Better yet, by contacting a property management company such as Bay Management Group, you will have access to knowledgeable property managers and a reliable maintenance crew that can help you prevent any major safety issues, and can repair any minor maintenance issues that pop up during your tenant’s lease term.


10 Words To Avoid Using In Your Rental Property Listing

Top Words to Avoid In Your Anne Arundel Rental Property Listing

Facing the fact that your Anne Arundel rental property has recently become vacant is never fun.

However, vacancies are a part of being in the rental property business, and must be dealt with swiftly.

We have previously discussed on our blog some of the best advertising tips for filling your vacant rental property.

First of all, you should always use catchy headlines that describe your property in a unique way. In addition, you should include clear images that portray your rental in its best light, and always make sure that you accurately describe your property so interested tenants know exactly what you are offering.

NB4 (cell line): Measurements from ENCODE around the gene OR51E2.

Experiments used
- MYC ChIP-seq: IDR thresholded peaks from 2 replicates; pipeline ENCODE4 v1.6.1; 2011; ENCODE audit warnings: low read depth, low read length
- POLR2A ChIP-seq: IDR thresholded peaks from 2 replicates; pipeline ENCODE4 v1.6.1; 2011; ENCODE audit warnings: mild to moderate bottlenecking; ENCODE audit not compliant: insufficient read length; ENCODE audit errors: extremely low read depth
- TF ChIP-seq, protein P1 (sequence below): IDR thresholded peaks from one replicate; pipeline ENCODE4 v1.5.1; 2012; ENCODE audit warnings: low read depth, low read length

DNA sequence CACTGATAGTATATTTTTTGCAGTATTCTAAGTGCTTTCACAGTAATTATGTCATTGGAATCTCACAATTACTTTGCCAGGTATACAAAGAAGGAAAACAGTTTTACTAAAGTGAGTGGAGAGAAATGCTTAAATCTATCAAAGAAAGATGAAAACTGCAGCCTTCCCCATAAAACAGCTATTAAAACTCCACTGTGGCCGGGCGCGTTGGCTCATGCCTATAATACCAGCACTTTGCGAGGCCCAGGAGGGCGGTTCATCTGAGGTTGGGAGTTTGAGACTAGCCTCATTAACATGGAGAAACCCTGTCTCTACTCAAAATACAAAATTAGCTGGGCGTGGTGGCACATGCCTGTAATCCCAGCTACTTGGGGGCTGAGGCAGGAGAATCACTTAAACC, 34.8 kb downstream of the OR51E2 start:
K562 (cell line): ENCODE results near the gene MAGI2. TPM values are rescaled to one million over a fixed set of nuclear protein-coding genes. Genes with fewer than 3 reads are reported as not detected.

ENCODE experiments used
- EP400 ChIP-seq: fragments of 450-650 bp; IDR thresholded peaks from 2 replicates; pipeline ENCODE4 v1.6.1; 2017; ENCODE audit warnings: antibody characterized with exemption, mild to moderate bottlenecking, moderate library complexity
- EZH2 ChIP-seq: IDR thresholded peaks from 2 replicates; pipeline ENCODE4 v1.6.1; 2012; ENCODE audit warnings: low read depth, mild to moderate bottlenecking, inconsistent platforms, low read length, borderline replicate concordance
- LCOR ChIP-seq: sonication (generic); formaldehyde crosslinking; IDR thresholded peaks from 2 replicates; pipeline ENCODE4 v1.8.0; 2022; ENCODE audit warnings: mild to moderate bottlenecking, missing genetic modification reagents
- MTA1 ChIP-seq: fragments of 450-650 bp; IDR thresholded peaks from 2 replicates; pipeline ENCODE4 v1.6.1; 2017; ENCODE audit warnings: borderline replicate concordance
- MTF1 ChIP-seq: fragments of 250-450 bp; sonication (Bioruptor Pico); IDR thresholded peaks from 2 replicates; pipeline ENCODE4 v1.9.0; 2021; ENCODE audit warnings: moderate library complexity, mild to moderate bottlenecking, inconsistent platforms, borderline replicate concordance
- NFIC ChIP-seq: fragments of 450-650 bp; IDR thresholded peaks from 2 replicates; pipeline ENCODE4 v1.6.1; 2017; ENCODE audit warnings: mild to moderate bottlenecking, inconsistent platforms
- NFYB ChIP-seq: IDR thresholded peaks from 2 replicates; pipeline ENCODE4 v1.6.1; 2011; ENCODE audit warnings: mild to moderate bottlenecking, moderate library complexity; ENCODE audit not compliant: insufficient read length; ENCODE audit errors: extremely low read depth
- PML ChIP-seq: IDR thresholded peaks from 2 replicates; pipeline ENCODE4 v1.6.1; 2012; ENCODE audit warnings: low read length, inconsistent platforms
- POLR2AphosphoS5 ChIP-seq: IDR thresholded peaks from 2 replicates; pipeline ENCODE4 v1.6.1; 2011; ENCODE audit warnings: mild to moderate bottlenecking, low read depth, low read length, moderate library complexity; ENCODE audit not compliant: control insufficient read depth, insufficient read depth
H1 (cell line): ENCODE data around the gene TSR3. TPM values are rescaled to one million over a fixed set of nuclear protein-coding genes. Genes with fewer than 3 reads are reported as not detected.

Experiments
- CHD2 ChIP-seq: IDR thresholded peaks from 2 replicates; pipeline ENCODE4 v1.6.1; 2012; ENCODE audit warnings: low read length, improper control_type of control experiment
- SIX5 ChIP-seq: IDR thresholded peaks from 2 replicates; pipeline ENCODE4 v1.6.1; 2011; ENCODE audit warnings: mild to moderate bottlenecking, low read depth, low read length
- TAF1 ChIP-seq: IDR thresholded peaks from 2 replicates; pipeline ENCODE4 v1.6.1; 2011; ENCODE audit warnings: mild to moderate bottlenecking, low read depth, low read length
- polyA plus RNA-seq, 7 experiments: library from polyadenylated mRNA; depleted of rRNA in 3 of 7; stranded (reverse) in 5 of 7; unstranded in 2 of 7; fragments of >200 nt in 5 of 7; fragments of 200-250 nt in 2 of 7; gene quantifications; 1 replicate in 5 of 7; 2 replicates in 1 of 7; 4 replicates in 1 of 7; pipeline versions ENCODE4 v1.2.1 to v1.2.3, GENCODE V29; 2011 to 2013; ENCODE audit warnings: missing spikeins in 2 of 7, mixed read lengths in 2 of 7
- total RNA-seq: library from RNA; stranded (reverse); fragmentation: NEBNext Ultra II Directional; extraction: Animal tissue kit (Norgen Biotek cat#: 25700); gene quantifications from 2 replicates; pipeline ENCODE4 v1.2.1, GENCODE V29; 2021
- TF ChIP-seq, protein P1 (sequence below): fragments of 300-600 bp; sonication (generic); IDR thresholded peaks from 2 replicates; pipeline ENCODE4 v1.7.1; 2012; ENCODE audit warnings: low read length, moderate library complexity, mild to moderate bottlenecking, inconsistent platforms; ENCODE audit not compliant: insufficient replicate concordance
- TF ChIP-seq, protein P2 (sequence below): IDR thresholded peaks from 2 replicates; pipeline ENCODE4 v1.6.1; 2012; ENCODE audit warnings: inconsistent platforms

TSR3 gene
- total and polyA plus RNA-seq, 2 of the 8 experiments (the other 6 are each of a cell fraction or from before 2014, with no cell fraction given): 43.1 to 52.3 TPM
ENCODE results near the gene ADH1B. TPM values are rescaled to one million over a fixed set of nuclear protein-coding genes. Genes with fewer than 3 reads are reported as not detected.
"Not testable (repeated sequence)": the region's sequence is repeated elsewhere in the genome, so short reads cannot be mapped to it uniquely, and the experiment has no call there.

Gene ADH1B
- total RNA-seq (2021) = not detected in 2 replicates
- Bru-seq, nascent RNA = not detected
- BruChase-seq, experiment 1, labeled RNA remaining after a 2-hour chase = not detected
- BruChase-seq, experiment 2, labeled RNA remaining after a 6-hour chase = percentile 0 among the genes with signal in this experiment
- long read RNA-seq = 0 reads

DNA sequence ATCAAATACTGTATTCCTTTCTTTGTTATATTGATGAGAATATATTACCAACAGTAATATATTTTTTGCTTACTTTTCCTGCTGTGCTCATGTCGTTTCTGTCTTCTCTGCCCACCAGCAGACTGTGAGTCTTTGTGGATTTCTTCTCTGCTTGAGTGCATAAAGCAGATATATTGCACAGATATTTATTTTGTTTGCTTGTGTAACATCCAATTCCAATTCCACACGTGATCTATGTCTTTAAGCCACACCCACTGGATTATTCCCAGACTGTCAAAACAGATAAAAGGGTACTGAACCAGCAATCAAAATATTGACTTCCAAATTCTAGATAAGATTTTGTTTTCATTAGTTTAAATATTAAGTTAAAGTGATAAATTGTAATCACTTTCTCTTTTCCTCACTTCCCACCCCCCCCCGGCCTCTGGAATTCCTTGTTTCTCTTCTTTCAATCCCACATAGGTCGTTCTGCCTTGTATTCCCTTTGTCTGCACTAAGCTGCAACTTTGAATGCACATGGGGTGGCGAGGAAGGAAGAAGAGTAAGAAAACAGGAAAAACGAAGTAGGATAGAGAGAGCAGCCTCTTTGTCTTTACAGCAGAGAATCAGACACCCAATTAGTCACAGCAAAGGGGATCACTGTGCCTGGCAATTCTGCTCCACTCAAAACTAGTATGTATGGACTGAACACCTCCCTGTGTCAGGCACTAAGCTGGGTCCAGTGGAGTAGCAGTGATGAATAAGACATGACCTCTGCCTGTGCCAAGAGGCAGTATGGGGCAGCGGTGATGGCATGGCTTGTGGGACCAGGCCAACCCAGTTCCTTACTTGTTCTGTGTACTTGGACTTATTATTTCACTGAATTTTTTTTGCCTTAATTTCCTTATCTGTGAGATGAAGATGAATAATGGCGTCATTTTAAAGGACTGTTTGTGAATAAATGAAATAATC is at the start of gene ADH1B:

However, when it comes to advertising your vacant property, you should also pay close attention to the words you use to describe your vacancy.

You don’t want to use words that are overly dramatic, but you also don’t want to find your vacancy ad lumped together with all of the other ads using words like “charming” and “nice.”

That’s why today we are going to take look at the most common words to avoid in your Anne Arundel rental property listing, in hopes that you garner the right kind of attention from high quality tenants interested in leasing your rental.

 

Vacancy Ad Words and Shortcuts to Avoid

There is more to a vacancy ad than simply describing the general specifications of your rental – square footage, location, number of bedrooms, etc.

In fact, writing an advertisement takes some skill if you want to attract the right people.